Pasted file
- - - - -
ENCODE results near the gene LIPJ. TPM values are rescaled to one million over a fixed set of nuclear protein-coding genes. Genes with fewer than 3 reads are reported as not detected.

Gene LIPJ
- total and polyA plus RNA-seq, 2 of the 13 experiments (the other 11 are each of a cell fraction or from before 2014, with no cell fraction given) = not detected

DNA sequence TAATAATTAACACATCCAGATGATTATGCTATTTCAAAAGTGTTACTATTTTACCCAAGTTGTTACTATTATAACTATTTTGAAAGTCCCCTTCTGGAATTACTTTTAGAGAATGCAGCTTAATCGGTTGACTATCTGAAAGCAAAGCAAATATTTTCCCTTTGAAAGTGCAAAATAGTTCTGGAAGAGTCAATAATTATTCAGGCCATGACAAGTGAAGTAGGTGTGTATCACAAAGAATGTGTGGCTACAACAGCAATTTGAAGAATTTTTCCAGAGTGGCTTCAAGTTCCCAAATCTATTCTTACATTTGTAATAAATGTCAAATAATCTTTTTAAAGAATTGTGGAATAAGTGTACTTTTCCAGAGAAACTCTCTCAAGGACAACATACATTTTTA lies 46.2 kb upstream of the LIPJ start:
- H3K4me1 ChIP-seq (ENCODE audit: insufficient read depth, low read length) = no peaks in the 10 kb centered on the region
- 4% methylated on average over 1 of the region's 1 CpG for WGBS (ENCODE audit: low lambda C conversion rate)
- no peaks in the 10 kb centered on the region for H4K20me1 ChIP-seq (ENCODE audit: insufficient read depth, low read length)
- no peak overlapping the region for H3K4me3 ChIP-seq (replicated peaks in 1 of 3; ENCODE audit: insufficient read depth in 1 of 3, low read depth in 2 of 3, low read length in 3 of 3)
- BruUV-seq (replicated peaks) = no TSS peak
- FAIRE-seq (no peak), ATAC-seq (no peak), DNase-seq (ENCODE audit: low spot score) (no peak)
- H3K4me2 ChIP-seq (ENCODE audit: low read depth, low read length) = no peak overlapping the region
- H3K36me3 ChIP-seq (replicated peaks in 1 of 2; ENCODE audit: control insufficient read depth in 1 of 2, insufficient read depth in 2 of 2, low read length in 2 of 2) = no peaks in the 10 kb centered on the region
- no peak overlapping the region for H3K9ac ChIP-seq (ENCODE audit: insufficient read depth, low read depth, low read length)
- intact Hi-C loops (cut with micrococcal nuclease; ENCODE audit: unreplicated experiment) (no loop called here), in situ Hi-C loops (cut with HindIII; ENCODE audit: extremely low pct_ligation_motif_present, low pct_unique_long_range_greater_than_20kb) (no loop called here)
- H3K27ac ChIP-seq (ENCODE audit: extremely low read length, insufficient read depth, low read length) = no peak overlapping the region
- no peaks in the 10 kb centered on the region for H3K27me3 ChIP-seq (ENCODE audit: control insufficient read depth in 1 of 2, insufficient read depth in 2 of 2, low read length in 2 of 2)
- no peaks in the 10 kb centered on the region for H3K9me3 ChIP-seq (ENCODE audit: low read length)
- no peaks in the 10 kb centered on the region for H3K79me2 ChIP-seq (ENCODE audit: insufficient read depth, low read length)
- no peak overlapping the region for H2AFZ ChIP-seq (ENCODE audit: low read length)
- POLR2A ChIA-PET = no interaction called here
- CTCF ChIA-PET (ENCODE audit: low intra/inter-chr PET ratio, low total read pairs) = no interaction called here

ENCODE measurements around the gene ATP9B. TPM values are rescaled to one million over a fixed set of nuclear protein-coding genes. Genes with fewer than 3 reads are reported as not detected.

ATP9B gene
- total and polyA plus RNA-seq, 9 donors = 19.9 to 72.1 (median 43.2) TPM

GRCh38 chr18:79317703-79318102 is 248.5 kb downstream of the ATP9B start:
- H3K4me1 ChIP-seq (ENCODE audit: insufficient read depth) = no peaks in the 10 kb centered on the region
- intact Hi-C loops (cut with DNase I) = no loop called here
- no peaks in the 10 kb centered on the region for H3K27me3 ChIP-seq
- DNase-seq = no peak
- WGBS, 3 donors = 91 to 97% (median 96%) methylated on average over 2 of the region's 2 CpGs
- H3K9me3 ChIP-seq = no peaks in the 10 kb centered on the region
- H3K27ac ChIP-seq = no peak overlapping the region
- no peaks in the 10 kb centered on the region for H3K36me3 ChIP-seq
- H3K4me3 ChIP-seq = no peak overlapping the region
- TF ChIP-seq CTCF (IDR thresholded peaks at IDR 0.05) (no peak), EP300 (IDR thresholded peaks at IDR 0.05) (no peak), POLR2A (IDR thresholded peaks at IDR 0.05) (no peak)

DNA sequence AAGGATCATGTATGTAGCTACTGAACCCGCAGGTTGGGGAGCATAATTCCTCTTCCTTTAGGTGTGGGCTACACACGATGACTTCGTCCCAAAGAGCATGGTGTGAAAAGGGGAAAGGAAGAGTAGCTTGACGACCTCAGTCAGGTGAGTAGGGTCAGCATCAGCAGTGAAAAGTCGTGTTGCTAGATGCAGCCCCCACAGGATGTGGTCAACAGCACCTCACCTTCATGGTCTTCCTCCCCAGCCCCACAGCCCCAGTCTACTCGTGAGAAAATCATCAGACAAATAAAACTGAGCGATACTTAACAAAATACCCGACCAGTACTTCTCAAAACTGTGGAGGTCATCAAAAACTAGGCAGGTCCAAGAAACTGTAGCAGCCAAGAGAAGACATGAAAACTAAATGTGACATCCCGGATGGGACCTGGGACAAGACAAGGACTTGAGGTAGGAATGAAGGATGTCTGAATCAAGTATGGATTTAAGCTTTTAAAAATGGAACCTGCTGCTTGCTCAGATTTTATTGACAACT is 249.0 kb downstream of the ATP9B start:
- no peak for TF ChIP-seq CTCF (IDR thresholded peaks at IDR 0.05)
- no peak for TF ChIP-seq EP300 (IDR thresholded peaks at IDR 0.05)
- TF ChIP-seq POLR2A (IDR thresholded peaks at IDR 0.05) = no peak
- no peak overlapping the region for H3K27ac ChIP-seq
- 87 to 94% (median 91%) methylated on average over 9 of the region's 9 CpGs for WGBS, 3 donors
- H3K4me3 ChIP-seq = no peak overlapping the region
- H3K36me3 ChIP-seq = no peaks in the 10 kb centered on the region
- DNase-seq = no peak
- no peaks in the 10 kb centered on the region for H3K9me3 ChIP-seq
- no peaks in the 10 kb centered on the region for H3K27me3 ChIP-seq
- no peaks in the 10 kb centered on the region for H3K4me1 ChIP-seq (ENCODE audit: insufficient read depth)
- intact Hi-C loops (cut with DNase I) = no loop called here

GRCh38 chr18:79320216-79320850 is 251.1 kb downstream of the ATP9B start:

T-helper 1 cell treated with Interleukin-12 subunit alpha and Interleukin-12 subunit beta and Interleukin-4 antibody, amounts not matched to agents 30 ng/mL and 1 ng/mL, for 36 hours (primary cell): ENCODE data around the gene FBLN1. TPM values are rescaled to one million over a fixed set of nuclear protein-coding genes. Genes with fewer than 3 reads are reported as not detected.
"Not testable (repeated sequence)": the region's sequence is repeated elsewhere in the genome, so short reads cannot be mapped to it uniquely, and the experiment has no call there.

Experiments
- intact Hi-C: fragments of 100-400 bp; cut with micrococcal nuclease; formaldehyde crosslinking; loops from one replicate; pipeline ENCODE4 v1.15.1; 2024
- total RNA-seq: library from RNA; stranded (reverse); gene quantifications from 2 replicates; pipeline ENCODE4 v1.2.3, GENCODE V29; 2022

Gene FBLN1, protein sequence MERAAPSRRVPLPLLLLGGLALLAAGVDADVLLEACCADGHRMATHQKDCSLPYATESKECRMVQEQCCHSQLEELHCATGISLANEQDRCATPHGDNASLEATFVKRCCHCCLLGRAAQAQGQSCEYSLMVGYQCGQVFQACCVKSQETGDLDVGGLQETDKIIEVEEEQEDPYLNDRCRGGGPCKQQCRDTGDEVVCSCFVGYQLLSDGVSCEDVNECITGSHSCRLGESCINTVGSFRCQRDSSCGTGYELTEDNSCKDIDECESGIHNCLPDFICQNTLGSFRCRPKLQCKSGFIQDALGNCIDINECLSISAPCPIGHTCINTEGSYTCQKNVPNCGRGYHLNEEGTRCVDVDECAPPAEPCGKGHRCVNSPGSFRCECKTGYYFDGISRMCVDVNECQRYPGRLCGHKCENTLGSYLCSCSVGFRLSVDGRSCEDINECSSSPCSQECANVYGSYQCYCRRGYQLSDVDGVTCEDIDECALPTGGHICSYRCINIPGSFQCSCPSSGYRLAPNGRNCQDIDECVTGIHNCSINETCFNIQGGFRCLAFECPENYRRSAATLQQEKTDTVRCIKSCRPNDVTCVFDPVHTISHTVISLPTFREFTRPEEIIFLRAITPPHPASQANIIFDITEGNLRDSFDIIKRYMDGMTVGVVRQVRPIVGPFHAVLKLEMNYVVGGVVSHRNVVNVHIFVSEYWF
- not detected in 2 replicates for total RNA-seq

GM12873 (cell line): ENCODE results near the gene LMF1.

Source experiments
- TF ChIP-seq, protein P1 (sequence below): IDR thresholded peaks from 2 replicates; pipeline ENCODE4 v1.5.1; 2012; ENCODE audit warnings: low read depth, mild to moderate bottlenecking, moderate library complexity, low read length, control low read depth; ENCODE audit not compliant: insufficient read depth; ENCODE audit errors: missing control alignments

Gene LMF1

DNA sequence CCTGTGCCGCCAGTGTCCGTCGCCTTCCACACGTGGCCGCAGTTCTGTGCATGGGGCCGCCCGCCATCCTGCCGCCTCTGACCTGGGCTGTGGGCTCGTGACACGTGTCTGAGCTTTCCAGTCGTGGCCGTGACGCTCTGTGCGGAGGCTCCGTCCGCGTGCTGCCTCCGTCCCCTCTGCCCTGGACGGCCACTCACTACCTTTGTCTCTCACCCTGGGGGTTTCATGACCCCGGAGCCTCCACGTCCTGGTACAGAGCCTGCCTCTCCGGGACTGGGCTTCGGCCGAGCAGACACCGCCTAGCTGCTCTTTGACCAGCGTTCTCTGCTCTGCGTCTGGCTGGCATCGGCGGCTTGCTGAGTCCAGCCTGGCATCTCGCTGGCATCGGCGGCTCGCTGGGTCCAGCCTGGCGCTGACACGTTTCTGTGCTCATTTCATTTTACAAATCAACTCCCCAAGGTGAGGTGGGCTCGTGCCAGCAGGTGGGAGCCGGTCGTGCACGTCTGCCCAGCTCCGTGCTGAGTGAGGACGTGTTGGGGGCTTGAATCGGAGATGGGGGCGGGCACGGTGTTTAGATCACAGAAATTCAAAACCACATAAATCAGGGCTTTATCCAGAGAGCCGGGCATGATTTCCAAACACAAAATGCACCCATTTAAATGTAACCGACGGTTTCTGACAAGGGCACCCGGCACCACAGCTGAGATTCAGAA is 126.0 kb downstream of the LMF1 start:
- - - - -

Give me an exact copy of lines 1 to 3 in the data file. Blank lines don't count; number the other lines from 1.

ENCODE results near the gene LIPJ. TPM values are rescaled to one million over a fixed set of nuclear protein-coding genes. Genes with fewer than 3 reads are reported as not detected.

Gene LIPJ
- total and polyA plus RNA-seq, 2 of the 13 experiments (the other 11 are each of a cell fraction or from before 2014, with no cell fraction given) = not detected